A Bill to Bolster Billfish Protections

Amendment Clarifies Intent of 2012 Conservation Act

by Ken Hinman, Wild Oceans President

A rule to fully implement the Billfish Conservation Act of 2012 had the ignominious honor of being the only proposed rulemaking left unfinished by the Department of Commerce before the change of Administrations in January. For four years, the National Marine Fisheries Service struggled with the issue of whether or not Hawaiian-caught marlin, spearfish and sailfish exempted from the law’s general ban on sales could be transported and sold elsewhere in the U.S. (“The Buck Stops…Where?“, No. 151)

So a bipartisan group of senators stepped up and introduced legislation on February 15th to amend the Billfish Conservation Act, making it clear that the original intent of the BCA was to prohibit sales of any marlin, spearfish or sailfish in the mainland United States, regardless of who catches them or where. The bill, S. 396, was filed by Senators Bill Nelson (D-FL), Marco Rubio (R-FL), Jerry Moran (R-KS) and Joe Manchin (D-WV).

“On behalf of anglers and conservationists around the country, we are grateful to these four senators for stepping up and taking this action,” said Wild Oceans president Ken Hinman and IGFA president Rob Kramer in a joint statement.   The two organizations partnered to form the Take Marlin Off the Menu campaign in 2009, working together to pass the BCA and ever since to make sure it is fully implemented. “This simple bill, a ‘technical amendment,’ will ensure that billfish receive the full protections from commercial exploitation that the Billfish Conservation Act intended.”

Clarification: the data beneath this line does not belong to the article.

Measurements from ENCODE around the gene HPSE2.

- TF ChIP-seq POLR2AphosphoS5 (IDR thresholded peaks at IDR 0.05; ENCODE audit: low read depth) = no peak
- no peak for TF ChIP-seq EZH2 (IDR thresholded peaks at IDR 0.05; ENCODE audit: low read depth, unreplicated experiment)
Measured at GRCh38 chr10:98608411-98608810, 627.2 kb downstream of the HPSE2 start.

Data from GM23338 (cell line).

The landmark law has been in force since 2013, preventing an estimated 30,000 foreign-caught billfish a year from being sold in U.S. markets on the mainland, where U.S. commercial fishermen have been prohibited from selling blue, white and striped marlin, spearfish and sailfish for decades.

The Act, however, provides an exemption for the “traditional fisheries and markets” of Hawaii and Pacific island territories. The authors of the BCA said at the time that the exemption was meant for local sales and consumption only, but the law itself was silent on whether or not fish could be sold outside Hawaii, creating a loophole that needed to be closed.

The conservation benefit of keeping foreign imports out of U.S. markets is substantial, but it could be undermined by the free flow of Hawaiian-caught marlin within markets closed to everyone else, domestic and foreign.

The senate bill would not only close mainland markets to all Pacific billfish including those caught under the Hawaii exemption, it would strengthen enforcement of the billfish prohibition nationwide while minimizing regulatory costs and making it immune to legal challenges based on unfair trade practices. (“Getting Past Customs”, No. 146)

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